There is so much to say when it comes to Caribbean nationals, especially when they live in another country, be it temporary or permanent. It is quite an experience when one decides to move to a completely different country and with that comes various benefits and struggles that Caribbean immigrants face.
It is inevitable to experience culture shock as cultures differ. This can range from mild to severe once you move to another country for an extensive period. With culture shock comes persons having many problems adjusting to the culture which is presented to them, while others adapt quiet well. Culture shock is defined as a sense of confusion and uncertainty sometimes with feelings of anxiety that may affect people exposed to an alien culture or environment without adequate preparation.- (Merriam-Webster Dictionary)
At first you feel a level of excitement being exposed to a new environment with endless opportunities. Some persons feel that it gives them a sense of independence and a new beginning. But then you realize the differences between your culture and theirs and things become more apparent at how much harder of a time you will have maneuvering things that once was second nature to you. The result is, what once felt new and exciting now becomes more challenging and frustrating; thus comes emerging feelings of withdrawal and alienation. You then become more in tuned with your possessions from your native home which tend to give you a sense of security, even food that you once hated becomes your safe haven.
Then you start to reject your surroundings, feeling no one understands you, becoming more alienated. However, based on your ability to bond with your surroundings, the people and you develop a strong support group, more positive feelings and actions emerge. Feelings like assertion and confidence and an acceptance for what you cannot change you begin to adapt. You then feel relieved that you passed through the stages of culture shock unscathed and feel like you belong even though you experience a few adversities here and there.
If you previously lived in a country where the dollar was significantly lower than the present country you are residing, there may be plenty benefits and drawbacks. Persons who have funds being sent to them from relatives or family members have difficulties sustaining their day to day living, especially if they get below average income when converted. They then have to rely on getting a job or re-evaluate their living arrangements. However, sending money to family members back in their home country makes living in that country advantageous. For example, Jamaica’s exchange rate is $128 JMD to $1 USD; therefore, students have to rely solely on scholarships if they migrate.
When you first go to a new country there will be a language barrier since not only are they not used to your way of communicating, but they honestly do not understand your language. Even if you are speaking English, you might as well be speaking another language because they will not easily comprehend what you are trying to say. Caribbean nationals have a trying time when they migrate to another country as the way they pronounce their words and sometimes formulate their sentences is very different from the countries to which they move. A popular place where this occurs is America and Europe among other places. Not to mention the fact that they have an accent and a different dialect that the average foreigner would have to try and decode but none-the-less loves to mimic.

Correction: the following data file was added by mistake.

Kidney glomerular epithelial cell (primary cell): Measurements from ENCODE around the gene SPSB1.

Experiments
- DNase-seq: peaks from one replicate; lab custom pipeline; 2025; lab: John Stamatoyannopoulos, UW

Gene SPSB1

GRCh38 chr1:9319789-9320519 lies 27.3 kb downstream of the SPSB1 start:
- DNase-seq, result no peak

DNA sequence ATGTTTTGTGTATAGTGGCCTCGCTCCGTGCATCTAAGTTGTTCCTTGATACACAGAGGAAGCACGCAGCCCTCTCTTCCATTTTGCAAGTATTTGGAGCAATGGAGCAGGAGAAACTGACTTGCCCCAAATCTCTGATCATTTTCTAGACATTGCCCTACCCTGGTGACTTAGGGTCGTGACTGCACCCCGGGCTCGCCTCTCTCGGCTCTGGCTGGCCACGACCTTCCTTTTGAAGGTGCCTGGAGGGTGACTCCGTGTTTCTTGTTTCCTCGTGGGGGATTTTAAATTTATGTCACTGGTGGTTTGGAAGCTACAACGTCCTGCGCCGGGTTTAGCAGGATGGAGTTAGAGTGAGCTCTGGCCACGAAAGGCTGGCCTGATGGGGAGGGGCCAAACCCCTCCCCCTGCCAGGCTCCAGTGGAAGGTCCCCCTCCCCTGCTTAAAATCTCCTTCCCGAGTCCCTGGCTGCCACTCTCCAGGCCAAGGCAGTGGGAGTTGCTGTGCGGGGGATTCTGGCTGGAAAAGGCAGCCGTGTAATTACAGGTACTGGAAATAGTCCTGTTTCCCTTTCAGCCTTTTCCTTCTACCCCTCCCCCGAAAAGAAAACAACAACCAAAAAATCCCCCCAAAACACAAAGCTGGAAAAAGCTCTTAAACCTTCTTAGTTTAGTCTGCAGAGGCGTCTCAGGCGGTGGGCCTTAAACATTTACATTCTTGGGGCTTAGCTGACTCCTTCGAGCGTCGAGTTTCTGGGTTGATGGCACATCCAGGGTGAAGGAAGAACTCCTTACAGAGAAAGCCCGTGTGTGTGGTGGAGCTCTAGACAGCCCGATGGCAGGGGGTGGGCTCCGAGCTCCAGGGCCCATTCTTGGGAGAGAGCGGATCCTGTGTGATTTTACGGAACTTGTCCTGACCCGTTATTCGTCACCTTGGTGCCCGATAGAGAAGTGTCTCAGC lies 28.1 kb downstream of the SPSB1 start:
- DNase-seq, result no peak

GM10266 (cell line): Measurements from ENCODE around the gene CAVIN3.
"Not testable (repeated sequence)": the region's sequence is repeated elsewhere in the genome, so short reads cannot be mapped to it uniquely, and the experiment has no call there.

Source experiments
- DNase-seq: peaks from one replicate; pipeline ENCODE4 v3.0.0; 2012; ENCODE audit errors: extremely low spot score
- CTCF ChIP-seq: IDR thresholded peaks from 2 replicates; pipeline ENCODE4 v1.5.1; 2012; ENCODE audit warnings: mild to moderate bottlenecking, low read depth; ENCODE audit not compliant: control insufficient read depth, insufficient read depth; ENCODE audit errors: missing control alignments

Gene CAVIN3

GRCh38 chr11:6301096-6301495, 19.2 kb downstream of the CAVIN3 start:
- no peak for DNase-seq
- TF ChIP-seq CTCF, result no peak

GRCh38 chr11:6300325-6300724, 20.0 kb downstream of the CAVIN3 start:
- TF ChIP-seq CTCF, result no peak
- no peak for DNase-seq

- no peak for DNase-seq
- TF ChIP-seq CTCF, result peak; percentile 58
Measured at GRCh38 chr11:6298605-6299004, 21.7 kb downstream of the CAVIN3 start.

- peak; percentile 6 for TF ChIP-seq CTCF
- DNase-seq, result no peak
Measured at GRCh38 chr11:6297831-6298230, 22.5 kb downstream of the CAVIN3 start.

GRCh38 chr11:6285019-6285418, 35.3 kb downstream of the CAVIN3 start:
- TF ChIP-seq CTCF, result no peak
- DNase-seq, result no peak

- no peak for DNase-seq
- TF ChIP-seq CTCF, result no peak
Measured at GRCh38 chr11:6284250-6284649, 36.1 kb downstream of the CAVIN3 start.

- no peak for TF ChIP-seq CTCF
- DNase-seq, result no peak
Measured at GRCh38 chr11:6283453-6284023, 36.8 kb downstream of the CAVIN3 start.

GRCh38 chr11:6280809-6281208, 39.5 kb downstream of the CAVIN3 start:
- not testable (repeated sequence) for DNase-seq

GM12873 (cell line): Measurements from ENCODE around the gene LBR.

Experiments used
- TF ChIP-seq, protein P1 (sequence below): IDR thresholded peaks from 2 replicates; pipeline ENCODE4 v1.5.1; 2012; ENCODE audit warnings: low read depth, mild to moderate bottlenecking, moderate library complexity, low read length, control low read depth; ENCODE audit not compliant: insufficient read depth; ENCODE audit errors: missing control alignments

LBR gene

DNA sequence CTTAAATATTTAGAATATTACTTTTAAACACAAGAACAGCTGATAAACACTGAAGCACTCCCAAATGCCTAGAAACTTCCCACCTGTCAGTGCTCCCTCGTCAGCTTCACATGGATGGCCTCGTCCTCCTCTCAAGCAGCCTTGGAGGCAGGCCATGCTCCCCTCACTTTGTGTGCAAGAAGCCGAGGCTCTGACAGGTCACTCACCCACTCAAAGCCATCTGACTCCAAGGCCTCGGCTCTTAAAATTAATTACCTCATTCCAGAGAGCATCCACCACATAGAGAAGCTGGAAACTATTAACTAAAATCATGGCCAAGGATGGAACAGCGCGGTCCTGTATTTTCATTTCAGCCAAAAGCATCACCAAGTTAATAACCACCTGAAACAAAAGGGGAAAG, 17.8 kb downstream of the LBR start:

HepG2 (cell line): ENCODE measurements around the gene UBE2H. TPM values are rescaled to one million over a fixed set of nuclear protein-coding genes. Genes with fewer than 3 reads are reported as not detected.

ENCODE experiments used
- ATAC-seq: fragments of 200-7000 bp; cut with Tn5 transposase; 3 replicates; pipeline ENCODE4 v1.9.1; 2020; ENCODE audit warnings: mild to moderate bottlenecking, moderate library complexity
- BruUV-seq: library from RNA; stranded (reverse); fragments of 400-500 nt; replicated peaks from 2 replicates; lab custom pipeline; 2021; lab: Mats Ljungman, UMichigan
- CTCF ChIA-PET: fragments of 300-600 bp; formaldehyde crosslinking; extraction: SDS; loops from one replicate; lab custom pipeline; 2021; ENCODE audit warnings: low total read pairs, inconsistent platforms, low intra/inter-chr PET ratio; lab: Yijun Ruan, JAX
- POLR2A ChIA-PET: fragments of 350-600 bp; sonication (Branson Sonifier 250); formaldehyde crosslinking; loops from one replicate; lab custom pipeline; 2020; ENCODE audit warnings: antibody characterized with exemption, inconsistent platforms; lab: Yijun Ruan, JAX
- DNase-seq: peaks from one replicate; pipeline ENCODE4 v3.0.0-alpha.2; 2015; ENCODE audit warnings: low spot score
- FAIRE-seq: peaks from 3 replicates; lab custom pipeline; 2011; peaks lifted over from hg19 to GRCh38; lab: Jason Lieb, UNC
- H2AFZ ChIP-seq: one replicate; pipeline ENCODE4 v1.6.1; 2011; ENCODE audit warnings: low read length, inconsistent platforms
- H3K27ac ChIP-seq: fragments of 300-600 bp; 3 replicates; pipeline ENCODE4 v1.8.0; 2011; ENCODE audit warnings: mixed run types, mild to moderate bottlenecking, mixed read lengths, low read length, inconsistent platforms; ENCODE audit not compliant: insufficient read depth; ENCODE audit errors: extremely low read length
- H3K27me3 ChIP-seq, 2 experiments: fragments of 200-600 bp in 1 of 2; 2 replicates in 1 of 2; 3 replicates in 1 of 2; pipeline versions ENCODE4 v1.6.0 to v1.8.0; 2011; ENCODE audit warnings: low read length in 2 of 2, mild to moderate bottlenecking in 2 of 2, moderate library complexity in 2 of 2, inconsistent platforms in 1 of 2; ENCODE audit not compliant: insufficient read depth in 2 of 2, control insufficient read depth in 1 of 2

“I remember when I went to McDonalds I think it was, and I wanted to order a bottle of water. I’m from Jamaica, so we pronounce water as ‘wah-tah’ so that’s what I said and for the life of me the woman didn’t know what I was saying. I even tried saying ‘water’ with the e-r and she still never got it. Eventually I had to mimic the Black American accent and then she said “OH! WATER!” I was so upset.” – Jamaican resident.
Racism and prejudice is everywhere in the world and while some don’t blatantly convey it to others who seem different from them, it is sometimes done unconsciously. The assumptions and perceptions that are made also influence whether or not a person is considered or discriminated against by another, for example on a job interview.
Racism, like prejudice, is an attitude and this has lifelong effects on the victims. Caribbean natives find that they can react in one of two ways when living in the United States, or other parts of the world. One way is—having not been exposed to racism or prejudice—it affects them negatively and just makes them experience issues like self-doubt, low self-esteem, social isolation, etc.
Another way—having not been exposed to racism or prejudice—is to adopt the ‘water off the back’ approach where they do not let it affect them in a negative way.
6 Tips on How to Cope/Overcome These Struggles:
- Get busy /preoccupied, take up a sport/activity, training, or find employment.
- Socialize, making friends isn’t such a bad thing after all; try to get to know persons in your university, community or even country.
- Don’t assume that everyone is like you and has the same cultural norms and beliefs, however try to get to know their culture while sharing yours; you both can learn something.
- Keep fit, this decreases the probability of you getting lethargic and it is another way to get active.
- Keep an open mind and try to stay away from negative perceptions and feelings if you don’t easily and readily understand it yet.
- Use your homesick feelings to your advantage and decorate your abode with family pictures and keep close to your roots.
By Alexandra Daley